India’s government has turned a blind eye to cruel and gruesome acts of sexual violence against women, and many are saying that the government is responsible for enabling these detestable abuse offenses.
The gang rape and death of a 23-year-old woman in New Delhi on December 16 last year evoked protest and uprise. In response to this President Pranab Mukherjee signed the Criminal Law Ordinance 2013, which reformed India’s outdated laws on sexual violence. However, the Ordinance completely ignored the critical protection of human rights and failed to make good with victims.
The Indian Government disregarded advise from the former Supreme Court chief justice, J.S. Verma, to mandate more serious laws to combat sexual violence. The newly signed ordinance dismissed suggestions from the Verma committee in regards to police accountability and “…framing sexual violence as a violation of women’s rights to bodily integrity” the Human Rights Watch (HRC) reported.
The sexual violence ordinance does not take proper measures to protect women nor does it articulate the seriousness of the problem. The ordinance uses words such as “insults” and “outrages” to convey sexual abuse and rape.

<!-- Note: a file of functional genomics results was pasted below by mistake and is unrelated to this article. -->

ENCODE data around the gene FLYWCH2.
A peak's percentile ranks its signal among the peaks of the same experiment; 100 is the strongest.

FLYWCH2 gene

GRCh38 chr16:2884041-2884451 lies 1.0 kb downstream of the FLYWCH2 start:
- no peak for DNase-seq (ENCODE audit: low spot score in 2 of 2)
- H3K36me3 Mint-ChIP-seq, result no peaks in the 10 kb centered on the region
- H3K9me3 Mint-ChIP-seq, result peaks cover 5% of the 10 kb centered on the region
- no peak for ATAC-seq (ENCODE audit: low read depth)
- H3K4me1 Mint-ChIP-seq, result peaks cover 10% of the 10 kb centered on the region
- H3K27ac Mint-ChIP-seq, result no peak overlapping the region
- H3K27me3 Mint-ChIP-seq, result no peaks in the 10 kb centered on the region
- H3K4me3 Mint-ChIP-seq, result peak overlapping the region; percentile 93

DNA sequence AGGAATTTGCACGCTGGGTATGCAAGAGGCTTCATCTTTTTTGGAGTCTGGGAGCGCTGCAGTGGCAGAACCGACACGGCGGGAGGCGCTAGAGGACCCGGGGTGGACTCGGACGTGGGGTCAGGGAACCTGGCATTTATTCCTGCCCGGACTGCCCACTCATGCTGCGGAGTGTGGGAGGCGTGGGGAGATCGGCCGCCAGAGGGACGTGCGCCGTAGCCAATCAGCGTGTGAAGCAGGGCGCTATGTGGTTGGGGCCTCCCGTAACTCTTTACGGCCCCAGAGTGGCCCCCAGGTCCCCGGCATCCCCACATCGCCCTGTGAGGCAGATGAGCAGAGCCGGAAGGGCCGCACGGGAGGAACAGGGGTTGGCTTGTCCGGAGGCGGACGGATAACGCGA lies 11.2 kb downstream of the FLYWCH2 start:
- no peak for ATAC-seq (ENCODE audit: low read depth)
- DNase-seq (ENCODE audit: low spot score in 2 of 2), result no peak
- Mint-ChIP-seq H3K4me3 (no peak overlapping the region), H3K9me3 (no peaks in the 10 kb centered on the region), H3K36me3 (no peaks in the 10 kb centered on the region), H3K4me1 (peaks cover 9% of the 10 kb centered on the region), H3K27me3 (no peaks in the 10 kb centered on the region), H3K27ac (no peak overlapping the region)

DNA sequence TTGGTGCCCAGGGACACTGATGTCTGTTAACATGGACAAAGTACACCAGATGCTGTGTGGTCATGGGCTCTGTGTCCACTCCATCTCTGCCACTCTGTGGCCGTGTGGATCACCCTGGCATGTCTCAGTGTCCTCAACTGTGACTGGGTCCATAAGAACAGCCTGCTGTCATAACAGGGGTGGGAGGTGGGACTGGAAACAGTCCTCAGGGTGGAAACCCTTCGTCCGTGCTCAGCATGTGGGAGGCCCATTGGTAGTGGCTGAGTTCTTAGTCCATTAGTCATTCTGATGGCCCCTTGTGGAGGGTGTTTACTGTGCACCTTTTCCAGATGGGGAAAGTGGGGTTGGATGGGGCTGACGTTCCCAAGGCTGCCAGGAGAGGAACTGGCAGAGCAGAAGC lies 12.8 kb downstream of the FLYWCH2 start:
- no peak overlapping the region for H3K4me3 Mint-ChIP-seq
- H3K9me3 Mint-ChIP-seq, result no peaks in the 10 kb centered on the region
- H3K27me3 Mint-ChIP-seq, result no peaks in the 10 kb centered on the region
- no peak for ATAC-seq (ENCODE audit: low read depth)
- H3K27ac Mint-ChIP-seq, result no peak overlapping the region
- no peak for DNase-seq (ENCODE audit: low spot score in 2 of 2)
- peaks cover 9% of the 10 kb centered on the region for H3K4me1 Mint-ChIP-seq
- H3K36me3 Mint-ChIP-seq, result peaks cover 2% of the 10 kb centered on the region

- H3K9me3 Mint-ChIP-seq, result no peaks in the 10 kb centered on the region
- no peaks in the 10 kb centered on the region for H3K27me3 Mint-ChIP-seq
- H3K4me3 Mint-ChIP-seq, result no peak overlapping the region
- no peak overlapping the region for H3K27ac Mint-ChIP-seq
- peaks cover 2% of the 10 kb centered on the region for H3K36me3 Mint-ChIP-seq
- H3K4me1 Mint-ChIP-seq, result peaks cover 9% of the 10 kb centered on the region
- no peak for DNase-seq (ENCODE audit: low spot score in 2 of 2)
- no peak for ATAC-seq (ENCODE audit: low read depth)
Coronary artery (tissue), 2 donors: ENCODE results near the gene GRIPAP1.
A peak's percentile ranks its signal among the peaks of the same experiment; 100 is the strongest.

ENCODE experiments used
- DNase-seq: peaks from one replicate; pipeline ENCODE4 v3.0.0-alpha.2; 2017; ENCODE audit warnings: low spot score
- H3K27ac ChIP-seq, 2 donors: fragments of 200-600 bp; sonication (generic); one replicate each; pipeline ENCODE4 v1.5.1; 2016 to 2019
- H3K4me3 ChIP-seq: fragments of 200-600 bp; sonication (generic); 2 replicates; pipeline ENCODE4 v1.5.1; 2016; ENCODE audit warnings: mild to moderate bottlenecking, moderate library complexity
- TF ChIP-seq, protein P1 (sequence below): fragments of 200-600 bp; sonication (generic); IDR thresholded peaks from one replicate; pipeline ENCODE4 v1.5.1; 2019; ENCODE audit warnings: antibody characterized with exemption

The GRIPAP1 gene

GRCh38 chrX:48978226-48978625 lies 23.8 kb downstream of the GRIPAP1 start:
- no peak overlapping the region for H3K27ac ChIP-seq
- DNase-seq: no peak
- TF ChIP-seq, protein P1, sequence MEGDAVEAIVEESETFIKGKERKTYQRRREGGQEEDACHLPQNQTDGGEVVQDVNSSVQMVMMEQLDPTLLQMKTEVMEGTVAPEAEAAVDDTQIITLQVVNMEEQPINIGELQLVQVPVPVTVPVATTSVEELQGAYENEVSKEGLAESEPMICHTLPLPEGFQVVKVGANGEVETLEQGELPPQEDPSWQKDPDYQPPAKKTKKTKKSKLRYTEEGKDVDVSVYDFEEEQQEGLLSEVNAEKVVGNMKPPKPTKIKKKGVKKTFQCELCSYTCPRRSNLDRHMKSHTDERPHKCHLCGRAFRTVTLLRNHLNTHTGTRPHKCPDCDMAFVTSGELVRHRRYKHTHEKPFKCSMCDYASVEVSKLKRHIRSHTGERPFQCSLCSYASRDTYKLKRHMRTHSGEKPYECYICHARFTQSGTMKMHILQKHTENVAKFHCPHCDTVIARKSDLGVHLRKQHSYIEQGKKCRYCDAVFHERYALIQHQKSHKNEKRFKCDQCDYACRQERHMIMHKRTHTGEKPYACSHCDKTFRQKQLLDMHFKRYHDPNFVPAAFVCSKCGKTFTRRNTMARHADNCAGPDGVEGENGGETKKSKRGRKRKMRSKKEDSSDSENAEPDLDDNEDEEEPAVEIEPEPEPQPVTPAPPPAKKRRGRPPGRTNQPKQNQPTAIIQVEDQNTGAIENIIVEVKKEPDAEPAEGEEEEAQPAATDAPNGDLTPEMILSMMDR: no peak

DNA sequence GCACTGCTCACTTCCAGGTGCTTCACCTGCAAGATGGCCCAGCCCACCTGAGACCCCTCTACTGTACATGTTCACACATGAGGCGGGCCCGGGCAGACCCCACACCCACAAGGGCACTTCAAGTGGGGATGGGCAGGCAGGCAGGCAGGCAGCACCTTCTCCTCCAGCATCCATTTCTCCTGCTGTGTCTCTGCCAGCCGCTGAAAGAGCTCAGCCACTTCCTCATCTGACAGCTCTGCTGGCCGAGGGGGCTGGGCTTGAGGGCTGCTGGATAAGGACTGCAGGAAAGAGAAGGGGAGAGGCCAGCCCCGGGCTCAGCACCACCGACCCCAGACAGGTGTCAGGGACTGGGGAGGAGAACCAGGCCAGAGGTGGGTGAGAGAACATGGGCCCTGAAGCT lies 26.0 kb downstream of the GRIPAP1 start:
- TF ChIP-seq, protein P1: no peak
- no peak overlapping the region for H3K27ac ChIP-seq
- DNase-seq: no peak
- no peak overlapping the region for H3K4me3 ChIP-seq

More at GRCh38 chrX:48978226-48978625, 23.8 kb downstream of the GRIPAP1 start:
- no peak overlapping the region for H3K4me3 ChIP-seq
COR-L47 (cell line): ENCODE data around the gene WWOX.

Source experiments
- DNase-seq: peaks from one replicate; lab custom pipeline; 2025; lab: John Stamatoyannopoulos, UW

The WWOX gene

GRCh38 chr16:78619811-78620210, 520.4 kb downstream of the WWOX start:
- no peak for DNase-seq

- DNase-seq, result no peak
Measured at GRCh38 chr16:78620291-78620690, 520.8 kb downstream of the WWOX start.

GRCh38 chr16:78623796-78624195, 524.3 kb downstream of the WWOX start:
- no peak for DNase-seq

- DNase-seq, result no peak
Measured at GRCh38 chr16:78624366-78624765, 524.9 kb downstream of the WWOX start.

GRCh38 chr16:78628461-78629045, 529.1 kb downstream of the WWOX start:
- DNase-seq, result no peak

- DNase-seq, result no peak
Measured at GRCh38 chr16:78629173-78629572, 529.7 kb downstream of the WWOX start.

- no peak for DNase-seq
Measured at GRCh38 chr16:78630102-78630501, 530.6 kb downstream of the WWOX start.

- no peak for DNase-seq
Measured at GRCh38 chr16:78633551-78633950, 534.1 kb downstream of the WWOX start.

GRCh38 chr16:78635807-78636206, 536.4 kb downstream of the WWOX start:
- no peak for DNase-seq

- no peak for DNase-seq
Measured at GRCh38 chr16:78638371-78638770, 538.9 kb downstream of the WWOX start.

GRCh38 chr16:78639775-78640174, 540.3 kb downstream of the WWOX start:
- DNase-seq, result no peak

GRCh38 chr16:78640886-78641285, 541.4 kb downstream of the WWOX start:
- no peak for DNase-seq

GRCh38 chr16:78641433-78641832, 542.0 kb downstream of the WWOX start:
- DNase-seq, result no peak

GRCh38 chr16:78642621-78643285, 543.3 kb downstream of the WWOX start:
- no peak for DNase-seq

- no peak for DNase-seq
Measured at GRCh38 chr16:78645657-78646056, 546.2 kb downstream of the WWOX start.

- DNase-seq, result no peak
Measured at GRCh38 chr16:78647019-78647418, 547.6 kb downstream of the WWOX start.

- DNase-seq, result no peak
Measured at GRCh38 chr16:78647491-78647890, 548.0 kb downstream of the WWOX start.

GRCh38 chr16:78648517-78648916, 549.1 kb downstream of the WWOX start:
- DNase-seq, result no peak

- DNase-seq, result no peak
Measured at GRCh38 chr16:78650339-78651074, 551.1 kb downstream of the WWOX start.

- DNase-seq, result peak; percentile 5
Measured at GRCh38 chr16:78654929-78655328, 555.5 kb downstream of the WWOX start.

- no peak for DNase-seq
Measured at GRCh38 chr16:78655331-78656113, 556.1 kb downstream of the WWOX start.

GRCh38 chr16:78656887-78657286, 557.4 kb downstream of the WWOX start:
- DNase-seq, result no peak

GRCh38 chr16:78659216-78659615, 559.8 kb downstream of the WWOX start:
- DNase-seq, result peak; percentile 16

“Instead of passing a deeply flawed ordinance, the Indian cabinet should table a well-drafted comprehensive bill addressing gender-based violence, especially sexual violence, in its forthcoming budget session,” Ananthapadmanabhan of the HRC said. “The parliament should engage in meaningful consultations with civil society groups, and ensure that any new law complies with international standards.”
Presdident Mukherjee’s signing of the ordinance is one step forward and several steps backward for the Indian government and has negative repercussions for the people of India. Protesters take a stance that gender-based violence should not be taken lightly and human rights must be upheld and preserved throughout all countries.